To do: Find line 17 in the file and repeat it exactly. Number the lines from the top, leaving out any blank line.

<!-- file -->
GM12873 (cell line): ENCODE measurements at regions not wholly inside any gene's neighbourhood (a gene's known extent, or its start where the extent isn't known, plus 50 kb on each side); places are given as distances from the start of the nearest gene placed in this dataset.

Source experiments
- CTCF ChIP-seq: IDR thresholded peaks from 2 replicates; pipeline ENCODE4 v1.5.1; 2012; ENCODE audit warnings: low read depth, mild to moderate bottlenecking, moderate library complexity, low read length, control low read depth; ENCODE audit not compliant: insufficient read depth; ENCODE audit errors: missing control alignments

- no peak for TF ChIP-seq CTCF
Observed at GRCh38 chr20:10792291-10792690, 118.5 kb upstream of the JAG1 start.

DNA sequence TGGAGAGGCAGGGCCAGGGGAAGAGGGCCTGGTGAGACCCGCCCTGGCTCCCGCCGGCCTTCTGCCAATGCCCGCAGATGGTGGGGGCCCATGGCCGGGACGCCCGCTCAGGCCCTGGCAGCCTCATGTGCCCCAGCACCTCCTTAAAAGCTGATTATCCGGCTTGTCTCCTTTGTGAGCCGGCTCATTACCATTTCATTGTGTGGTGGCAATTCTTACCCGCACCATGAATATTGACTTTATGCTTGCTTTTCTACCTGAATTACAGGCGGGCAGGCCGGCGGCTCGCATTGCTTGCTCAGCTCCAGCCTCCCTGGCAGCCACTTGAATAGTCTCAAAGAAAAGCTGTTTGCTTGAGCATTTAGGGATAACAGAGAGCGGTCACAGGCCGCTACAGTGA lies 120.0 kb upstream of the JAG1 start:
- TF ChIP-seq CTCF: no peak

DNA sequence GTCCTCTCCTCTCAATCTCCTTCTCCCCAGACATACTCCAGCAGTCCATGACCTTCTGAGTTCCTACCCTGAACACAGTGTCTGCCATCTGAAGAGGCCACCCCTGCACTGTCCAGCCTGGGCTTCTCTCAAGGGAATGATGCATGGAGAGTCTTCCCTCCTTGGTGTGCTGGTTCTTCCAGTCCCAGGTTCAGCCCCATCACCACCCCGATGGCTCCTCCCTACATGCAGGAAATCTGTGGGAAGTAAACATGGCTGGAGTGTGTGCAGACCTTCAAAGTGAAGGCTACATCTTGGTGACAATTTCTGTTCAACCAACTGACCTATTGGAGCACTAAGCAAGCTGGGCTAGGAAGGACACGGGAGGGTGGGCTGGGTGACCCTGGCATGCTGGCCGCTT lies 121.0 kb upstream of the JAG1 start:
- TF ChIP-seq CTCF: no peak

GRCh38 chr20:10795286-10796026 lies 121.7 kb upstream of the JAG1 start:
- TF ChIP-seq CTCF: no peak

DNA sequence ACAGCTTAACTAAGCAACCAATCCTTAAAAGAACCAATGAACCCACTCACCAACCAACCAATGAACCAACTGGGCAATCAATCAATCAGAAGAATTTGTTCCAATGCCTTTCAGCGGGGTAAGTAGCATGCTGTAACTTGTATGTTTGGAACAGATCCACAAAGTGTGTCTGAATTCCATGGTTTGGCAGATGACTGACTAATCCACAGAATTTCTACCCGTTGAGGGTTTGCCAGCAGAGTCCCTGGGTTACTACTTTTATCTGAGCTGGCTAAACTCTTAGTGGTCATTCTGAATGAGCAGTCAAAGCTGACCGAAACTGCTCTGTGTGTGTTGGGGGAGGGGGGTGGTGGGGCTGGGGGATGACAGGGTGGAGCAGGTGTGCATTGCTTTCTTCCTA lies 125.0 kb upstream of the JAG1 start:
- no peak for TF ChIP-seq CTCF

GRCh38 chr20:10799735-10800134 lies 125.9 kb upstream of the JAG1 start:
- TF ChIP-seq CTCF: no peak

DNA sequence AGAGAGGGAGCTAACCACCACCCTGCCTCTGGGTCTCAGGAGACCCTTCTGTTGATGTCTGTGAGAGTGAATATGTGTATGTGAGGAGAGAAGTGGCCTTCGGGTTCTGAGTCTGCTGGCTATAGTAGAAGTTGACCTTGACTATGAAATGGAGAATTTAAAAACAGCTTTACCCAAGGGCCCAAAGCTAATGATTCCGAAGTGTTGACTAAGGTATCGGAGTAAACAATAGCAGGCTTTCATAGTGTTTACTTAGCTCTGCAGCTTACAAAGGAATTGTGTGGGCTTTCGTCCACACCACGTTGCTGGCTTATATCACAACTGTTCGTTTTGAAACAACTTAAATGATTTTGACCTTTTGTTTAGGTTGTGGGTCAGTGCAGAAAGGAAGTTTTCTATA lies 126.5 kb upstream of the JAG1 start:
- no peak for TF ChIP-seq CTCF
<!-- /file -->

- no peak for TF ChIP-seq CTCF